“Karin has played an instrumental role in developing, delivering and improving the Gillings School’s Master of Public Health Core,” wrote another nominator. “She has gone above and beyond the call of duty to deliver a high-quality and innovative course in the core; has rapidly adapted and improved this course and its delivery methods based on student feedback; and has volunteered her time to engage in linking core courses across semesters. She has displayed leadership, innovation and excellence in all aspects of this work, playing a role in shaping a program with the potential to influence University-wide curricular issues. The number of students Karin has positively influenced through this work number almost 200 this year, and more students will benefit in each subsequent year!”
The McGavran Award for Excellence in Teaching honors Edward G. McGavran, MD, MPH, dean of the UNC School of Public Health from 1947 to 1963 and proponent of “hands-on” field training for public health students. First given in 1975, the award recognizes career-long excellence in teaching by a faculty member at the Gillings School.
John Wiesman, DrPH, is this year’s Barr awardee.
Wiesman, who earned a doctorate in public health executive leadership from the Gillings School in 2012, was appointed the secretary of health at the Washington State Department of Health in 2013. Major efforts currently under his leadership include leading End AIDS Washington, developing the Healthiest Next Generation, identifying and funding foundational public health services, implementing the Governor’s executive order to reduce suicides and prevent firearm injuries and deaths, and addressing the public health impacts of climate change.
Wiesman has been passionate about public health since reading a 1983 Time magazine article about disease detectives tracking Legionnaires’ disease, toxic shock syndrome and HIV. This story was the impetus for him to enter the field, in which he has transformed multiple health departments from providing individual clinical services to promoting community prevention efforts that make healthy choices easier and less expensive.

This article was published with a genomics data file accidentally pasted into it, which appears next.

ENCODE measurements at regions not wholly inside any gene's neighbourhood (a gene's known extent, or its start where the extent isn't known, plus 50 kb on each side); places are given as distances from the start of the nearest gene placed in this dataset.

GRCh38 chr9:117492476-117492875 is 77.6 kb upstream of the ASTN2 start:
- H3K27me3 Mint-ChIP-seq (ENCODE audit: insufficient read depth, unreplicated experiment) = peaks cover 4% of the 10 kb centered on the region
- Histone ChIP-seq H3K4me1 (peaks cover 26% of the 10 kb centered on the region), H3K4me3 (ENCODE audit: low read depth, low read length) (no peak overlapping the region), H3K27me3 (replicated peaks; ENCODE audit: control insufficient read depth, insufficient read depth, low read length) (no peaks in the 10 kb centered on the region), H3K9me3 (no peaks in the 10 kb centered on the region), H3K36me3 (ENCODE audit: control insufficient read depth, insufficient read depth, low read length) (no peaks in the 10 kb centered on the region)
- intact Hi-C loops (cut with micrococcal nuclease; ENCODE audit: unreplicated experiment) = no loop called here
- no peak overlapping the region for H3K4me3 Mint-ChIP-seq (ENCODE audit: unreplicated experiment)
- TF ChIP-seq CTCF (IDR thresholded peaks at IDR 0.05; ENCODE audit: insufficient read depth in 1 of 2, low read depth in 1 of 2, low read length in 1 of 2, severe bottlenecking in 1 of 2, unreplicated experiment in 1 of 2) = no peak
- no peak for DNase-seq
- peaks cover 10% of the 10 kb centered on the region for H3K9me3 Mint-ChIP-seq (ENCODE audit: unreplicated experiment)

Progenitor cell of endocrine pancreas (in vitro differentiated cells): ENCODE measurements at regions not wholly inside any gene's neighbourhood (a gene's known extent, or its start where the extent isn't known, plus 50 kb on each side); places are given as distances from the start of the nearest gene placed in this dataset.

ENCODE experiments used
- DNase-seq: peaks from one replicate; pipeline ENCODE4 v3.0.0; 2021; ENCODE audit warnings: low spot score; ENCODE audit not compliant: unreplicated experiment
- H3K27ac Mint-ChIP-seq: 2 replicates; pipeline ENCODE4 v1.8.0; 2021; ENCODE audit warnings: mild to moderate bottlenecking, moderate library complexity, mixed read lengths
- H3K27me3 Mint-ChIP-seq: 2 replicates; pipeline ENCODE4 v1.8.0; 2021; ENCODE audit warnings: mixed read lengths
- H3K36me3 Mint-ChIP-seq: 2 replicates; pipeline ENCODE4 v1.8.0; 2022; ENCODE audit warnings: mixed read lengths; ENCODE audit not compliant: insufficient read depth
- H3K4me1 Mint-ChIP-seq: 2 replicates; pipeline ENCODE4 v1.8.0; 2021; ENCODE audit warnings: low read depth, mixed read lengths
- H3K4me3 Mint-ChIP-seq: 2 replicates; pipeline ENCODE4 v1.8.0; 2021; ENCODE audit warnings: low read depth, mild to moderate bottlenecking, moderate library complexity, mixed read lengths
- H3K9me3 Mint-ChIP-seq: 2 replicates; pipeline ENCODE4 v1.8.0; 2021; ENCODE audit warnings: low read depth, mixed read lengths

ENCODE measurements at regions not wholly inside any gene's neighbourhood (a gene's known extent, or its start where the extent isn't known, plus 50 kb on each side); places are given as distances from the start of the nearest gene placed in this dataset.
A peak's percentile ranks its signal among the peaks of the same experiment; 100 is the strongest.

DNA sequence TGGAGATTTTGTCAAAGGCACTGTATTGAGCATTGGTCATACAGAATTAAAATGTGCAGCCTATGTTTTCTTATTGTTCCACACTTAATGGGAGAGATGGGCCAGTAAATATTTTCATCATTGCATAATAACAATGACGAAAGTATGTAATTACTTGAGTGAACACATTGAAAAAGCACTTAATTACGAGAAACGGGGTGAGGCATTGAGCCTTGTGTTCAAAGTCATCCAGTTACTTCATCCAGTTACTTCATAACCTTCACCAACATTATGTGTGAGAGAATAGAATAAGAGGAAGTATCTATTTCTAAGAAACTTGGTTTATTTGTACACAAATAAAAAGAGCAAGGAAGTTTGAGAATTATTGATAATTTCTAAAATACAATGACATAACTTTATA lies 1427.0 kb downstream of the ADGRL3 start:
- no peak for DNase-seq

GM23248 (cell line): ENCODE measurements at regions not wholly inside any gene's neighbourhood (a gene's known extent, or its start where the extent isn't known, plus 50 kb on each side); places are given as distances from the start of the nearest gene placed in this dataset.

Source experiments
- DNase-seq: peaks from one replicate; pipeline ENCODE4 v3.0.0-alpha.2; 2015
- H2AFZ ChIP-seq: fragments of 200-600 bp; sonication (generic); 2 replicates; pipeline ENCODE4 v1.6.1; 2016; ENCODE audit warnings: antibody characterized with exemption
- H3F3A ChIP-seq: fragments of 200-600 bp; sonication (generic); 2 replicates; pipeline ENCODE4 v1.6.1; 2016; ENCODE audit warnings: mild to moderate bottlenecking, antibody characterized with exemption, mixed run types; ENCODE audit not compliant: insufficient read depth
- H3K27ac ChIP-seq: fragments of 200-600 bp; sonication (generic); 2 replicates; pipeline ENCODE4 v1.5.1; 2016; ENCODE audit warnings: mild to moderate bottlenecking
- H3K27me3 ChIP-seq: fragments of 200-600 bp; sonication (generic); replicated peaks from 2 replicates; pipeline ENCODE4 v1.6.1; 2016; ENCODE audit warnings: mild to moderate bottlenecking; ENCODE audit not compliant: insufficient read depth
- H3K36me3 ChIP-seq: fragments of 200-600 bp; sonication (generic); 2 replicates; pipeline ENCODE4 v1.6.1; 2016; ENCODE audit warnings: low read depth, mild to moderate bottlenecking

Currently, Wiesman serves as an adjunct assistant professor of health policy and management at the Gillings School; he also serves as a clinical professor of health services at the University of Washington’s School of Public Health.
“John started his career in 1986 and was in the first cohort of public health professionals trained to provide HIV counseling and testing,” wrote one nominator. “It was a very uncertain time, and John boldly stepped into the front lines of one of the biggest challenges public health has ever faced. [In later years], given his incredible expertise, credentials and passion for public health, he was the perfect person to assume the presidency of the National Association of State and Territorial Health Officials. He continues to serve on the executive committee of that organization and also on the CDC Director’s Advisory Committee. He recently was tapped to serve as co-chair of the President’s AIDS Advisory Council.”
“John epitomizes a servant leader,” the letter continued. “He often understates his many contributions as he focuses on his teams. He is humble and has the people skills that make others want to follow him and do their best. John is a joy to work with and an inspiration to all.”
Established in 1975, the Harriet Hylton Barr Distinguished Alumni Award recognizes the achievements of alumni and their contributions to public health. Each year, it honors a deserving graduate of the School working full-time in public health or in a related field. The award carries the name of its 1980 recipient, the late Harriet Hylton Barr, who earned a Master of Public Health degree from the Gillings School in 1948 and dedicated 28 years of service to the School as an association professor of health behavior and the first director of alumni affairs.
Contact the Gillings School of Global Public Health communications team at firstname.lastname@example.org.